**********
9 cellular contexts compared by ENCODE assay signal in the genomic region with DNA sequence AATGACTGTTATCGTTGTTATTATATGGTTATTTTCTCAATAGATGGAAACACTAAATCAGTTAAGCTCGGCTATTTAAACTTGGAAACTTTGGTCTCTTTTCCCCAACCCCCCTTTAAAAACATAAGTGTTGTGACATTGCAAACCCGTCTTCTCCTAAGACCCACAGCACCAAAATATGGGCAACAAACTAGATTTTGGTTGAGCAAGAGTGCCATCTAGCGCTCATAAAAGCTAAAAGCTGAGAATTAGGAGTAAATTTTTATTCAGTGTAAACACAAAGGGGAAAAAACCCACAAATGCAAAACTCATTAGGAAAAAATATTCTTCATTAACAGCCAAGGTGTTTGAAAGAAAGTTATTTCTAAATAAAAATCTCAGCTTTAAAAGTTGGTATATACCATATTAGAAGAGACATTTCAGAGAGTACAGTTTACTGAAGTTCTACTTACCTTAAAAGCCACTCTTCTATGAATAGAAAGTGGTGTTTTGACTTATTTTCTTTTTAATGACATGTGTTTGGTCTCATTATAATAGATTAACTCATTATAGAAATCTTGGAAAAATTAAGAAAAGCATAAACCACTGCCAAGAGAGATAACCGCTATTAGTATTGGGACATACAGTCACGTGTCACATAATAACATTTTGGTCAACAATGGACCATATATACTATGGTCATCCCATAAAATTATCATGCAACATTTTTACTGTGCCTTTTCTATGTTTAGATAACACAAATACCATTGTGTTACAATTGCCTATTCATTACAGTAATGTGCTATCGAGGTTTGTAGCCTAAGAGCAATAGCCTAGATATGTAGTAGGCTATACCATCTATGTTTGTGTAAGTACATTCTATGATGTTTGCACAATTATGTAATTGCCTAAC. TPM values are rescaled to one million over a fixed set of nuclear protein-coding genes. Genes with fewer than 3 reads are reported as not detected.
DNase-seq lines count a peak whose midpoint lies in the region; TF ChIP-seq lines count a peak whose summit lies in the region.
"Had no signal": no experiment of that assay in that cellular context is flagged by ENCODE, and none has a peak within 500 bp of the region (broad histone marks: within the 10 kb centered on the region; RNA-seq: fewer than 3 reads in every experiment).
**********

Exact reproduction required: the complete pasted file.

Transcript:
9 cellular contexts compared by ENCODE assay signal in the genomic region with DNA sequence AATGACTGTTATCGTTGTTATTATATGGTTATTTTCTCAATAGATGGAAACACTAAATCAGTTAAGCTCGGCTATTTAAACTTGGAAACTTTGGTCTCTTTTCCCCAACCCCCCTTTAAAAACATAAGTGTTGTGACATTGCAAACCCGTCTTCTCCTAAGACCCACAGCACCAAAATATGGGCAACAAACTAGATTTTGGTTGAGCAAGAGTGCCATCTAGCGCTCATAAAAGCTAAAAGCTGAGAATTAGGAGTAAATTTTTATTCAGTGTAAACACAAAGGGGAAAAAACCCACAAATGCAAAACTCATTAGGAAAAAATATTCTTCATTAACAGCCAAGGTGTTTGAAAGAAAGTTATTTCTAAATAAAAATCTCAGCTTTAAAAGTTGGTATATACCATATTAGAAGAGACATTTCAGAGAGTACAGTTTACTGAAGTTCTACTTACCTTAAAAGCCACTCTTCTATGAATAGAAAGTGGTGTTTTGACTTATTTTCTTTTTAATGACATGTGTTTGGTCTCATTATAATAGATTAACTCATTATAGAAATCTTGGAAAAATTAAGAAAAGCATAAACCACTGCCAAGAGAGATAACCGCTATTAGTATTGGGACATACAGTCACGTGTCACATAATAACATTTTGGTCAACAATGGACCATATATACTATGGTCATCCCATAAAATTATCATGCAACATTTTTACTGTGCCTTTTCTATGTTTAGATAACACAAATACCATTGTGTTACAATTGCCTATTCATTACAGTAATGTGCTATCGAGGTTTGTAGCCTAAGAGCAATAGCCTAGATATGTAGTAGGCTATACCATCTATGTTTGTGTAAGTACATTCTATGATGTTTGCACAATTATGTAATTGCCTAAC. TPM values are rescaled to one million over a fixed set of nuclear protein-coding genes. Genes with fewer than 3 reads are reported as not detected.
DNase-seq lines count a peak whose midpoint lies in the region; TF ChIP-seq lines count a peak whose summit lies in the region.
"Had no signal": no experiment of that assay in that cellular context is flagged by ENCODE, and none has a peak within 500 bp of the region (broad histone marks: within the 10 kb centered on the region; RNA-seq: fewer than 3 reads in every experiment).